Wednesday, 13 June 2012

Camp NaNoWriMo Day 13: What do you want, characters?

This is Gypsy the kitten. Isn't she cute?

First things first: yesterday I talked about Gypsy the kitten. Now I have a (somewhat blurry) photo of her to share. Taking pictures of scared kittens in dark sheds isn't easy and my phone's attempts at compensating for it haven't really helped matters. Anyway, that's Gypsy.

Now, onto the part where I'm supposed to talk about Camp NaNoWriMo and my writing. That's going to mean trying to think of something to say, isn't it? I think I prefer the part where I just get to talk about the kitten. The writing hasn't been going too well for the last few days. I'm starting to wonder about things like character motivation and what the political situation might be outside the little bit of the world that Toby gets to experience.

Character motivations are interesting, because my characters all seem to want things. They're all working towards something. Toby is obvious - his whole universe revolves around the idea of avenging the deaths of his parents. Everyone else seems to have something more complicated in mind, though. I know they want something, but I don't know what.

Still, at least they want something. Passive characters who wander through the story and have things happen to them always make things difficult. I've taken up strapping characters like that into a chair, attaching electrodes to their heads and asking questions with my finger hovering over a little button. They don't know what the little button does, so they're usually scared enough to start talking.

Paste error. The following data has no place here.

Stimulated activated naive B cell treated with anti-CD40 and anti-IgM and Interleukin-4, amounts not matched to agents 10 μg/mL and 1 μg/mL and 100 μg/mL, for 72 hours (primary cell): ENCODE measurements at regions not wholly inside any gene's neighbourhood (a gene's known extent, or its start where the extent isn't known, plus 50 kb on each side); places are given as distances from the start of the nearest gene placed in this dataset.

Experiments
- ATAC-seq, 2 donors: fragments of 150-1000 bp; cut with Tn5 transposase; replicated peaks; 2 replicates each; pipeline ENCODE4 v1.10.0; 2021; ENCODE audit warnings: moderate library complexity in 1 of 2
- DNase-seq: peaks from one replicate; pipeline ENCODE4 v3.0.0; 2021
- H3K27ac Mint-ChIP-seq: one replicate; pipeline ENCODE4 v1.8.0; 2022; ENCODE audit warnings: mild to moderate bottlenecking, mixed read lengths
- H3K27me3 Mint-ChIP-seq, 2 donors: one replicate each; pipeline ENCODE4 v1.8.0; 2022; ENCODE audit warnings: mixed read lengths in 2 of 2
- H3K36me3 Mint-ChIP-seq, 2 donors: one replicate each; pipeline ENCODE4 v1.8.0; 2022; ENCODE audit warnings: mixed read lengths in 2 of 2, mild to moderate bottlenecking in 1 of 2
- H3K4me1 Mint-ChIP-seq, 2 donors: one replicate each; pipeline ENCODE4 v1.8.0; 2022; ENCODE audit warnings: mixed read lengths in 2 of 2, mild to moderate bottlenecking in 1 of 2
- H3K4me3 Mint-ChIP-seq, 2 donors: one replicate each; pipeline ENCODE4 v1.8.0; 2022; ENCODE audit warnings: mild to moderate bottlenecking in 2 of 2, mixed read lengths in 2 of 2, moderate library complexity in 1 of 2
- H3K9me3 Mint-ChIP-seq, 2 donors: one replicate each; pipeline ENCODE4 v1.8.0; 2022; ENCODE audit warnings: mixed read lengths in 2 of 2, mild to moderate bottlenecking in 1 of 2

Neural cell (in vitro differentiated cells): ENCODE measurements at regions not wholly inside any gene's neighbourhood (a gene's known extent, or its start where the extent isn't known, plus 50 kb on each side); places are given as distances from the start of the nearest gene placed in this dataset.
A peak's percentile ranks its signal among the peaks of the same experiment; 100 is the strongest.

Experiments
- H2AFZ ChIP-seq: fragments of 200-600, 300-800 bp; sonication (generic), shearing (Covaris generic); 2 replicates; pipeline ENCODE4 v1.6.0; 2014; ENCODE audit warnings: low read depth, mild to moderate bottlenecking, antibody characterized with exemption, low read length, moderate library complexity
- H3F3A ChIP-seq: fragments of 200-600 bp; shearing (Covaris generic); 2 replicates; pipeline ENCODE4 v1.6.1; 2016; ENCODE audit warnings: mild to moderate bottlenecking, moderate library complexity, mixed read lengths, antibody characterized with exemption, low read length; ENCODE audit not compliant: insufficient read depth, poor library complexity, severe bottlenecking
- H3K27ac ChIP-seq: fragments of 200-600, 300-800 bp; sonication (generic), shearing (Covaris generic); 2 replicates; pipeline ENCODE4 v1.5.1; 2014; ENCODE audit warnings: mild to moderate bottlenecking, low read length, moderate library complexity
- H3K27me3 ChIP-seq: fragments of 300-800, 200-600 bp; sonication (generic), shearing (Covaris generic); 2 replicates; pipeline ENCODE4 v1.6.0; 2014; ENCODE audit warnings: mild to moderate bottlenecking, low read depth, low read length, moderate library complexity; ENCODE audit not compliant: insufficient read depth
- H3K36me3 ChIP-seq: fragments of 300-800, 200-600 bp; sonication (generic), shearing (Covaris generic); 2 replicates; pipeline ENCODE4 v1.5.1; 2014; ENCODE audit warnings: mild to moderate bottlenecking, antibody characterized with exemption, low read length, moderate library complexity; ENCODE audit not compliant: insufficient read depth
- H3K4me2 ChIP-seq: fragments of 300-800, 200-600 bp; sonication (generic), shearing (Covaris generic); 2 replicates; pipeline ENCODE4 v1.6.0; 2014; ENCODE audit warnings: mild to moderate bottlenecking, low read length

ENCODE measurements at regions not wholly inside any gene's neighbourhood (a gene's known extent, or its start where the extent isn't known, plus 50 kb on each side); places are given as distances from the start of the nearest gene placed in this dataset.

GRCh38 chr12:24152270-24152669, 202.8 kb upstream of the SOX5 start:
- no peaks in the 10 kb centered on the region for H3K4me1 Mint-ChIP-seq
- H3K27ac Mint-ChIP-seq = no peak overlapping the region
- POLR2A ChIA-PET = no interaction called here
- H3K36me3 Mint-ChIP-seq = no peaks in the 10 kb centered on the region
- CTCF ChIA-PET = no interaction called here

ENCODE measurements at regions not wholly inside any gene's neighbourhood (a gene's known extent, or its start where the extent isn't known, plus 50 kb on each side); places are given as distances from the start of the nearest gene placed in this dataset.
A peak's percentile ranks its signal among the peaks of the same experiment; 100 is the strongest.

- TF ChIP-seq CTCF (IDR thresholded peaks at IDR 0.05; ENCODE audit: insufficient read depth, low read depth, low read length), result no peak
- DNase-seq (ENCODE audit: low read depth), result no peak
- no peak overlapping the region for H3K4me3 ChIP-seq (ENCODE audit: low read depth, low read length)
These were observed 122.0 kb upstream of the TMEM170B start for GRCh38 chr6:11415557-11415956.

Okay, I made that up. I'd never treat my characters like that unless it was part of the story. Inside the bounds of the story I make no promises, but on the outside I try to be gentle. My favourite interview spot is the swing-seat on the verandah of an imaginary stone farmhouse. It's always interesting to see which characters are bold enough to share a swing-seat with their author and which ones would rather choose the wicker chair nearby. A few of them even refuse to sit down at all. Interviewing someone who's leaning against a verandah post can be difficult on occasion.

I knew Toby was going to be special the day I tried to interview him and he refused to leave the puddle one of the other characters had dumped him in. He explained to me that unless I continued the story and removed him from the puddle, I couldn't expect anything from him other than drips of water. I've never managed to pin him down, either. This month's Camp NaNoWriMo novel is the closest I've come - it's an examination of Toby's past.

What I've written completely destroys the first 1/2 to 3/4 of Darkness, the first book of the series. I knew that was going to happen, but still...

Yeah, I know. Figuring out what really happened is what rewriting is all about.

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